'I honestly never thought it would happen to him'

The first few days after Nichols' death on Jan. 10 were quiet.

Before the image of Nichols' swollen face raced across social media, before Crump, the well-established civil rights attorney, came to Memphis, and before the demand to release any and all footage from the police altercation that led to Nichols' death reached a fever-pitch, the news that Memphis police had killed a fourth citizen in two months didn't initially spark outrage.

On Twitter, the Memphis Police Department issued a standard tweet the morning after Nichols was taken to a nearby hospital for treatment; it described a traffic stop for alleged reckless driving.

A family member of Tyre Nichols holds a photo of him in the hospital in critical condition after the traffic stop during a press conference at Mt. Olive Cathedral CME Church in Memphis, Tenn., on Monday, January 23, 2023.
A family member of Tyre Nichols holds a photo of him in the hospital in critical condition after the traffic stop during a press conference at Mt. Olive Cathedral CME Church in Memphis, Tenn., on Monday, January 23, 2023.

"As officers approached the driver of the vehicle, a confrontation occurred, and the suspect fled the scene on foot," the tweet read.

Initial reports gleaned from the police tweet parroted key phrases: Altercation, reckless driving, shortness of breath, died from injuries sustained. All five officers involved in the fatal interaction —  Tadarrius Bean, Justin Smith, Emmitt Martin III, Demetrius Haley and Desmond Mills, Jr. — were placed on leave, a standard administrative procedure for the Memphis Police Department in use-of-force investigations.

Days after his death, the public learned more about Nichols. The picture of who he was as a person was coming together, and it was at odds with the narrative that a traffic stop would lead to a physical altercation.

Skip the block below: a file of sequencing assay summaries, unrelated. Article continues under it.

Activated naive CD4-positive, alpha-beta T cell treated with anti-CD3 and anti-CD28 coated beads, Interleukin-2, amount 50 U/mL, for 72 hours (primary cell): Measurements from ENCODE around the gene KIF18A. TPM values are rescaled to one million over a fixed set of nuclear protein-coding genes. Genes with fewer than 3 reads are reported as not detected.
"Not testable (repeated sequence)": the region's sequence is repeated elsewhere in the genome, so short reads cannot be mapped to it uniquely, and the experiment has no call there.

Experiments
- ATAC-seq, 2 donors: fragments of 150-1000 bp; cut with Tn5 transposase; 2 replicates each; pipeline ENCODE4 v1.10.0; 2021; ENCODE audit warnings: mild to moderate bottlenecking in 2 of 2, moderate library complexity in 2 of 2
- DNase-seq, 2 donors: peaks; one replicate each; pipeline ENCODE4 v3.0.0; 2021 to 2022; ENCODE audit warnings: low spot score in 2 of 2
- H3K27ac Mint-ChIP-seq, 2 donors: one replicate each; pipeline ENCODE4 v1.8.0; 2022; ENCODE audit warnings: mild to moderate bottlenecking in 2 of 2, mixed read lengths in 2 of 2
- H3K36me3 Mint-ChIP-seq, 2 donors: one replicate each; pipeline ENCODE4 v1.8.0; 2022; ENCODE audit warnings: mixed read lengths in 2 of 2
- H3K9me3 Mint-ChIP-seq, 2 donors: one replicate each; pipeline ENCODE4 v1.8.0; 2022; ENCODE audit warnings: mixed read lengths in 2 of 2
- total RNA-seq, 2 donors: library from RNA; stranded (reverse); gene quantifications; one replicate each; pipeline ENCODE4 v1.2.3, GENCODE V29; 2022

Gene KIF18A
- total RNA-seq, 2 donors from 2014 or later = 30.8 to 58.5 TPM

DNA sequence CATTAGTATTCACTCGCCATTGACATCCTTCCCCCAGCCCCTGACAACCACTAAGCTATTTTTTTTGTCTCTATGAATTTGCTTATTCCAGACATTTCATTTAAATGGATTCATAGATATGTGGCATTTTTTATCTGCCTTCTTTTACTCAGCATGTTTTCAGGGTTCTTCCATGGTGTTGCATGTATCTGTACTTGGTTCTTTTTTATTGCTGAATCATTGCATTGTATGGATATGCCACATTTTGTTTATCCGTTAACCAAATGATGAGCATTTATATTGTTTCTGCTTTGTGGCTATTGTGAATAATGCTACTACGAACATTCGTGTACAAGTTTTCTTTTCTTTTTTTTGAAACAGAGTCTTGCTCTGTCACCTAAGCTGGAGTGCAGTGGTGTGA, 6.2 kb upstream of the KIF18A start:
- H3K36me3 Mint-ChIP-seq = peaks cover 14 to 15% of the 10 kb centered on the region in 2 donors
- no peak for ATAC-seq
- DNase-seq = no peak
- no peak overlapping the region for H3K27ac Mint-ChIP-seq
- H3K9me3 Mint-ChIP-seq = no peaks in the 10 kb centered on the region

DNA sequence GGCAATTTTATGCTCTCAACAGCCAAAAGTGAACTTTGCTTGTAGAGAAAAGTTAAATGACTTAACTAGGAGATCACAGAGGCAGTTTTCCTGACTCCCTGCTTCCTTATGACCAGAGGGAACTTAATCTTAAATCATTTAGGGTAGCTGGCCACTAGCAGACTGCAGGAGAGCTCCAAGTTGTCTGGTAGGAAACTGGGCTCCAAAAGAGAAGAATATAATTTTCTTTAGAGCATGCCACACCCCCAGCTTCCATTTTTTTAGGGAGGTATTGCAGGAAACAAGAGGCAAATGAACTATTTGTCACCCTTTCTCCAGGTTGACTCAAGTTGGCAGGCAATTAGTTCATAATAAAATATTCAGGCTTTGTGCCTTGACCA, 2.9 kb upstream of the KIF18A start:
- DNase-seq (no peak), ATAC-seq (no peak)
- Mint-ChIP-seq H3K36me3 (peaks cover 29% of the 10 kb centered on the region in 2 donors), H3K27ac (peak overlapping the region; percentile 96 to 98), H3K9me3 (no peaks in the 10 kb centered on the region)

Once the photo of Nichols — unconscious in a hospital bed, blood visible on the tube that was forcing air into his lungs — surfaced, questions around what happened the night of Jan. 7 went from a simmer to rolling boil.

In the absence of a complete picture, family and friends of Nichols were already certain of one thing: If Nichols ran from the police, he had a valid reason.

"If he did run, it's because he was scared," said Chris Volkner in the days after Nichols' death. "He's never had to deal with police, and as a Black man he knows better than to fight cops. He was very vocal about BLM. I honestly never thought it would happen to him."

Volkner added that Nichols had never been in trouble with law enforcement, not as a young adult in Sacramento, and certainly not in Memphis, where he had moved in 2020 in the spirit of starting fresh. When he wasn't working at FedEx, he was skateboarding, or chasing Tennessee sunsets with his camera.

As families and friends struggled to make sense of exactly how a confrontation with such a mild-mannered and free-spirited person could lead to his death, indications that something went lethally wrong in Memphis began to accumulate.

A small protest bubbled up outside of the precinct where the five officers were stationed. Nichols' family launched a fundraiser to help send his body back to Sacramento. Activists who routinely monitor police joined Nichols' family and friends in demanding an answer.